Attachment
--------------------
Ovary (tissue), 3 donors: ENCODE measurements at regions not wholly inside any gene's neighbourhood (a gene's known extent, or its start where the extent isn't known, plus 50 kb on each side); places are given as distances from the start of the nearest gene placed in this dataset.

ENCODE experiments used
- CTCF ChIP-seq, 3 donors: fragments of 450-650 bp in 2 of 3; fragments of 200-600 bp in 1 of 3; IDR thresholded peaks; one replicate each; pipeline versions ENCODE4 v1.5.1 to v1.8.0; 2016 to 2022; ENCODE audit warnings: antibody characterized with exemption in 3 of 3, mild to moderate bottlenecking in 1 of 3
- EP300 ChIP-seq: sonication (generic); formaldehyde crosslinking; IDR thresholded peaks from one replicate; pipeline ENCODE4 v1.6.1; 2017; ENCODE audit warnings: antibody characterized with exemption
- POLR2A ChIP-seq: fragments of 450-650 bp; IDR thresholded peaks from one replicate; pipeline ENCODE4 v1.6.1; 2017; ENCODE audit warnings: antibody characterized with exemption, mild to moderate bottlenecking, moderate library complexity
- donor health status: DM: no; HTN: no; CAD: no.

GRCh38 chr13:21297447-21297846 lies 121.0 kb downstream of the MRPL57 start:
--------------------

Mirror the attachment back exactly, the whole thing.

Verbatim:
Ovary (tissue), 3 donors: ENCODE measurements at regions not wholly inside any gene's neighbourhood (a gene's known extent, or its start where the extent isn't known, plus 50 kb on each side); places are given as distances from the start of the nearest gene placed in this dataset.

ENCODE experiments used
- CTCF ChIP-seq, 3 donors: fragments of 450-650 bp in 2 of 3; fragments of 200-600 bp in 1 of 3; IDR thresholded peaks; one replicate each; pipeline versions ENCODE4 v1.5.1 to v1.8.0; 2016 to 2022; ENCODE audit warnings: antibody characterized with exemption in 3 of 3, mild to moderate bottlenecking in 1 of 3
- EP300 ChIP-seq: sonication (generic); formaldehyde crosslinking; IDR thresholded peaks from one replicate; pipeline ENCODE4 v1.6.1; 2017; ENCODE audit warnings: antibody characterized with exemption
- POLR2A ChIP-seq: fragments of 450-650 bp; IDR thresholded peaks from one replicate; pipeline ENCODE4 v1.6.1; 2017; ENCODE audit warnings: antibody characterized with exemption, mild to moderate bottlenecking, moderate library complexity
- donor health status: DM: no; HTN: no; CAD: no.

GRCh38 chr13:21297447-21297846 lies 121.0 kb downstream of the MRPL57 start: